How Vestas Wind Systems used outsourced machine learning to transform contract management
- Vestas Wind Systems turned to IT outsourcing during a time of duress - it's evolved into a strategic priority. Here's how contract management and machine learning vendor SirionLabs fits in.
Our diginomica inboxes are awash with machine learning PR pitches. But when I got the chance to talk to Vestas Wind Systems A/S about their lessons with machine learning in action - via an outsourcing partner - that got flagged, in a good way.
Henrik Stefansen, Senior Director, Global IT Sourcing at Vestas Wind Systems A/S, gave me the inside view. Founded in 1945, this Danish manufacturer and servicer of wind turbines has become a global player in wind energy. Now with turbines in more than 70 countries, Vestas bills itself as "the only global energy company dedicated exclusively to wind energy."
The ups, downs, and ups of the wind energy business
Five years ago, Vestas Wind Systems was dealing with the complications of declining government subsidies. The global economy was working its way out of a recession. Higher operational costs - combined with sluggish energy demand - compelled Vestas to push hard for new efficiencies. Stefansen has been an IT leader at Vestas for sixteen years. In the last four years, he's led a drastic change:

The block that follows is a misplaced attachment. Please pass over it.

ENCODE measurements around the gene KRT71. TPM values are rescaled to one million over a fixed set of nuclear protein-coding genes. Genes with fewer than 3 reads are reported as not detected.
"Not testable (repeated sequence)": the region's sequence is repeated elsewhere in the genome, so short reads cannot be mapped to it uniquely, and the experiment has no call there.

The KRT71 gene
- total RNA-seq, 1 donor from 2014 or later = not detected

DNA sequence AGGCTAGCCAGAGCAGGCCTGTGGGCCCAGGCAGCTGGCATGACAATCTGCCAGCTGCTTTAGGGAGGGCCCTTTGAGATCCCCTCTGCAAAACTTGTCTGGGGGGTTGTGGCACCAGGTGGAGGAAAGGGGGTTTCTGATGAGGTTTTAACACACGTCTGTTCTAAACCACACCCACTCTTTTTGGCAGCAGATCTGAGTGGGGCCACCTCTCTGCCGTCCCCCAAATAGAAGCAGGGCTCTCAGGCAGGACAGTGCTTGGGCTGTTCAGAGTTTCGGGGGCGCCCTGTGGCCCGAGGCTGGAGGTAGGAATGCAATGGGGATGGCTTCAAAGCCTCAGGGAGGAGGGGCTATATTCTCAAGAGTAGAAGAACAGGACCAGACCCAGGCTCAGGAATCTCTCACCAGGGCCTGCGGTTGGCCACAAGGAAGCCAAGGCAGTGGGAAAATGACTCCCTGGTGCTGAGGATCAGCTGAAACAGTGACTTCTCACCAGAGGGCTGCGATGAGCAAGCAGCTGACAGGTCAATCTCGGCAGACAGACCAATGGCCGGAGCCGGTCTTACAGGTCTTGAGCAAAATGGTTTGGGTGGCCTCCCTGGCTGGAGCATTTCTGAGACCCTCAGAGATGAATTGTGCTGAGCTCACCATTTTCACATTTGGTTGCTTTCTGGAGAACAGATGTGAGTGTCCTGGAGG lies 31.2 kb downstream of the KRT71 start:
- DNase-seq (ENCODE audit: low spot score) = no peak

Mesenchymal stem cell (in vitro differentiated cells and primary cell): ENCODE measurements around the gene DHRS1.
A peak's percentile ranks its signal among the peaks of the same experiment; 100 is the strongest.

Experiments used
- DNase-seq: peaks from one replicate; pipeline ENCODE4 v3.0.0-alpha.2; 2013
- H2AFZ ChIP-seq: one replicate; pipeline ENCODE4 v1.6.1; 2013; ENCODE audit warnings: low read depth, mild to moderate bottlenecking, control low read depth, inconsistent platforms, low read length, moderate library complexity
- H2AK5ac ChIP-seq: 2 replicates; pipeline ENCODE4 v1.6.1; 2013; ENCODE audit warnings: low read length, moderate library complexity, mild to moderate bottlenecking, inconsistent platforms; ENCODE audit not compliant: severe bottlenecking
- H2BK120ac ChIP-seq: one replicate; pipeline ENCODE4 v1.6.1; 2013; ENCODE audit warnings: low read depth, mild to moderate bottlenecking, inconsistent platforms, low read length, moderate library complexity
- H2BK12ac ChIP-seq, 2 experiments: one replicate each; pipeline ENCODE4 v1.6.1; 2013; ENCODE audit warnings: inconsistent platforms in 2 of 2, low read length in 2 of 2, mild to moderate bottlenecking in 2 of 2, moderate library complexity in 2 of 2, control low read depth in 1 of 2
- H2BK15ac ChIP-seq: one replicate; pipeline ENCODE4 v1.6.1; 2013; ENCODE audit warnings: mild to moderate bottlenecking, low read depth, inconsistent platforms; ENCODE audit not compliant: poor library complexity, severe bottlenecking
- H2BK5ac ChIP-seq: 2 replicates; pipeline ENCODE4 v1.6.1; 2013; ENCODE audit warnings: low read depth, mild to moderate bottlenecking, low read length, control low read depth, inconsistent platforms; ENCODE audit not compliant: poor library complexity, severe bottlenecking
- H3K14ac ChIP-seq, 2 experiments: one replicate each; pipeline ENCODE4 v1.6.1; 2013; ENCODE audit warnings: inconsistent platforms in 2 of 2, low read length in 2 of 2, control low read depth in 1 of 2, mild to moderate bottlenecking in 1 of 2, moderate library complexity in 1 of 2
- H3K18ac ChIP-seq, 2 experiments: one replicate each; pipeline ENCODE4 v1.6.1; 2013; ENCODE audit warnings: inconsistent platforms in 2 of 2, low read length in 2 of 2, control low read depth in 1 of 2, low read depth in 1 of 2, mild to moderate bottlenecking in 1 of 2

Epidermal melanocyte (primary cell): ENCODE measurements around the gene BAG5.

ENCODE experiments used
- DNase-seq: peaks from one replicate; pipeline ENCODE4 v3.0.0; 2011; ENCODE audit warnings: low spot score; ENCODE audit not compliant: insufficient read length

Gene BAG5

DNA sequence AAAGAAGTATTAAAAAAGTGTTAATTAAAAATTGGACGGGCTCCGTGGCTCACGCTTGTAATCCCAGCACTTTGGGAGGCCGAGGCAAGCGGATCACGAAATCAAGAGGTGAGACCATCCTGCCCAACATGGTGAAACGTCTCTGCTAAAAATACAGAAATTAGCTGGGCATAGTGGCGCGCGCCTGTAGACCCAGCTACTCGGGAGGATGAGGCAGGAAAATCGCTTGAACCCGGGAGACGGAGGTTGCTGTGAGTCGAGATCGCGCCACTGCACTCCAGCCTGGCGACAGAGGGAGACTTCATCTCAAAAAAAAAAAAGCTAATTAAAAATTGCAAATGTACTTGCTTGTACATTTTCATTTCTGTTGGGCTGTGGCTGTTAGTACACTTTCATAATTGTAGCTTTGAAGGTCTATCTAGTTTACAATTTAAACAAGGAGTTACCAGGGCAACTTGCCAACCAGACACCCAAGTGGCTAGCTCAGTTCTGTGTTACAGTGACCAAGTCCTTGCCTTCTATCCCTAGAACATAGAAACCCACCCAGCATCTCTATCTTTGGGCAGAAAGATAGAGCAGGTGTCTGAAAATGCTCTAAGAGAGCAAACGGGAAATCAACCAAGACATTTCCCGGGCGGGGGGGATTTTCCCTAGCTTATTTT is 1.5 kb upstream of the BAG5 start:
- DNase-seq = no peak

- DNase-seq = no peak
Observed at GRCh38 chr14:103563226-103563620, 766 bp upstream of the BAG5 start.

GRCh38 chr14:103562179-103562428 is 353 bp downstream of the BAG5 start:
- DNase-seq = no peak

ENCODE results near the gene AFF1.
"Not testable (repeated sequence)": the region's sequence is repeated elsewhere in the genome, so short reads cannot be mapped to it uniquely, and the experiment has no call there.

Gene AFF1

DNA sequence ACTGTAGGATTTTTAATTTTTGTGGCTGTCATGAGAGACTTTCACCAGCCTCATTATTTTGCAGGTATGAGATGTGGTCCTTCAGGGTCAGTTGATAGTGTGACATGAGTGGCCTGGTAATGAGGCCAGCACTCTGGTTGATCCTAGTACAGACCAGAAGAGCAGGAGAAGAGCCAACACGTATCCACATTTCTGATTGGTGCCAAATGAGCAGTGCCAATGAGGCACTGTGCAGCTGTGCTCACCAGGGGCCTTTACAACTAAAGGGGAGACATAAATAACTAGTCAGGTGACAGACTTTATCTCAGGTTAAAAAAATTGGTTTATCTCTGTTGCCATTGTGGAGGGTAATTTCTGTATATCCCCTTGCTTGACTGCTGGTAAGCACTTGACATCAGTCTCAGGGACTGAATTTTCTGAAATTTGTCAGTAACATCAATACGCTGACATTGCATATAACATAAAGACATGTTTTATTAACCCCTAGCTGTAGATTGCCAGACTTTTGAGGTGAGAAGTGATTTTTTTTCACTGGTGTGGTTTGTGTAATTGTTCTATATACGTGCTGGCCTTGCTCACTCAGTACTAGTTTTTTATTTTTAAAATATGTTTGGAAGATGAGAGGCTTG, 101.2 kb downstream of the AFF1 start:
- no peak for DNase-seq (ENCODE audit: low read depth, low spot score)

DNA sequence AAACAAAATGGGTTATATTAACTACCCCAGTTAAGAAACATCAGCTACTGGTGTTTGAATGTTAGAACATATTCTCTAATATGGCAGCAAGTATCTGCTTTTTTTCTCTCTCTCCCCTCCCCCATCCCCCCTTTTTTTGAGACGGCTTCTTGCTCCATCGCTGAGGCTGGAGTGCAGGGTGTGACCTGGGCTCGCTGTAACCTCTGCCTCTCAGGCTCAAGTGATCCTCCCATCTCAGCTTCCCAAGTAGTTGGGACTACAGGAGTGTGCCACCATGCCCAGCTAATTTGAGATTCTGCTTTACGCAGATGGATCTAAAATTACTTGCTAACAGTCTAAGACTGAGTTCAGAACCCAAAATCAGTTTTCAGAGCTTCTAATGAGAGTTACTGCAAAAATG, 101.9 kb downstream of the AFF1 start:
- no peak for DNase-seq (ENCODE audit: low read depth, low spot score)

We've gone from being a fully insourced company on the IT side about four years ago, to today being more or less fully outsourced. So that's been quite a journey.
Managing outsourced processes has brought a learning curve:
I've come to realize that a lot of the other stuff that we need to be able to handle - and the processes you need to have in place to manage an outsourced setup - is quite different from when you run everything yourself.
That opens up a chance to improve processes:
That's where really we got into looking at, "How can we optimize and automate some of these processes - instead of doing everything manually?"
Stefansen handles these operations with an internal team of twenty, and about a dozen externals. 27,000 employees count on his team's IT services. If you can't handle the breeze, don't be in the renewable energy business:
We went through a bit of a dip through the financial crisis around 2011, where we cut the company in half. We had to reduce that much. But we recovered from that, and had a record year last year.
How has the wind energy business from Stefansen's early days at Vestas?
When I joined the company, we were still sort of an entrepreneurial startup. Over the last five, seven years it's been much more industrialized. Now wind is a competitor, and it's a subsidy to all of the known coal and gas sources as well.